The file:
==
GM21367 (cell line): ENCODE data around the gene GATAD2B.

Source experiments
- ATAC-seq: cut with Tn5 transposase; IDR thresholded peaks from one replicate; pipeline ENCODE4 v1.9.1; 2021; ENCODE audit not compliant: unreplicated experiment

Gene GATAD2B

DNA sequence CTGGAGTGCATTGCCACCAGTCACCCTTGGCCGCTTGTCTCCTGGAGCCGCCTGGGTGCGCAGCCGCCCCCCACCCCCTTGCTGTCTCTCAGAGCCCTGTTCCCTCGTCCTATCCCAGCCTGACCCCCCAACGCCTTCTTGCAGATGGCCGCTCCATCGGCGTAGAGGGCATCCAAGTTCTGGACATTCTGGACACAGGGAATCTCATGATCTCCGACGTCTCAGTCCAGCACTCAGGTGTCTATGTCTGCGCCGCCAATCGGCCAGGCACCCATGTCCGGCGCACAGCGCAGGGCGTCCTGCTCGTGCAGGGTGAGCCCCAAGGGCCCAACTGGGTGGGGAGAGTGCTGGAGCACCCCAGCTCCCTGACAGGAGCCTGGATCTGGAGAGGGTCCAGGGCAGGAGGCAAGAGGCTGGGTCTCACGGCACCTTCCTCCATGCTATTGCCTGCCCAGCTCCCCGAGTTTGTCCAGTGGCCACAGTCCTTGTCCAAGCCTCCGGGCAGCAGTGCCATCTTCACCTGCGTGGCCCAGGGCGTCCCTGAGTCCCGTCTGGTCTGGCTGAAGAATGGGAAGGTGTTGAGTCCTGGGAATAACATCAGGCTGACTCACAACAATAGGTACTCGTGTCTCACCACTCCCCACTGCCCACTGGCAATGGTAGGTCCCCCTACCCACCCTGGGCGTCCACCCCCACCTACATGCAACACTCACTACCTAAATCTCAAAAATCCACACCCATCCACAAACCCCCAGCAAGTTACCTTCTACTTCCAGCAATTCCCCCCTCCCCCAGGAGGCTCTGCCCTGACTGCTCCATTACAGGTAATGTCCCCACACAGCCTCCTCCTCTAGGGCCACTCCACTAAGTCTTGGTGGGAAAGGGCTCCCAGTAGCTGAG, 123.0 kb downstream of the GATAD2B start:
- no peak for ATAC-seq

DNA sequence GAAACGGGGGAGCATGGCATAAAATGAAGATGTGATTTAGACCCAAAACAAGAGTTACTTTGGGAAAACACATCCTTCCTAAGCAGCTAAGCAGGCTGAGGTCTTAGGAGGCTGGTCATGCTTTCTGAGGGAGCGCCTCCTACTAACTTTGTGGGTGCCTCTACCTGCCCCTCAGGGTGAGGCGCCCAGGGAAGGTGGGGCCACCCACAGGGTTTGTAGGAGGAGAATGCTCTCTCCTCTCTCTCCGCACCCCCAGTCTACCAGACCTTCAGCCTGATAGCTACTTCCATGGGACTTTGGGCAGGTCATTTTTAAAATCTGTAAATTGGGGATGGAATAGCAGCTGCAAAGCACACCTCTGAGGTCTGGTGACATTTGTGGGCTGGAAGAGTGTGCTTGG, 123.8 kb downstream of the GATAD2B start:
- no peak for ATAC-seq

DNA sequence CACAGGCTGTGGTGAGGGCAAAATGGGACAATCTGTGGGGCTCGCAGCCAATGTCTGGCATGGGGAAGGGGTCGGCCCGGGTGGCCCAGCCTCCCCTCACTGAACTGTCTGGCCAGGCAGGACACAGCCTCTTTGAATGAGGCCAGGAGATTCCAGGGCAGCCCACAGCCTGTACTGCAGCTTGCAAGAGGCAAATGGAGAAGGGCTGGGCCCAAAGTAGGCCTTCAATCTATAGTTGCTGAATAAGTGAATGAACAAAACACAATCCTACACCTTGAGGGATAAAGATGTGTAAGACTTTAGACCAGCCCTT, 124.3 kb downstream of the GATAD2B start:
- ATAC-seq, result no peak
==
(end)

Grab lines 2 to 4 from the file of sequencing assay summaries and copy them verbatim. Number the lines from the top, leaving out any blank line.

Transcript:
Source experiments
- ATAC-seq: cut with Tn5 transposase; IDR thresholded peaks from one replicate; pipeline ENCODE4 v1.9.1; 2021; ENCODE audit not compliant: unreplicated experiment

Gene GATAD2B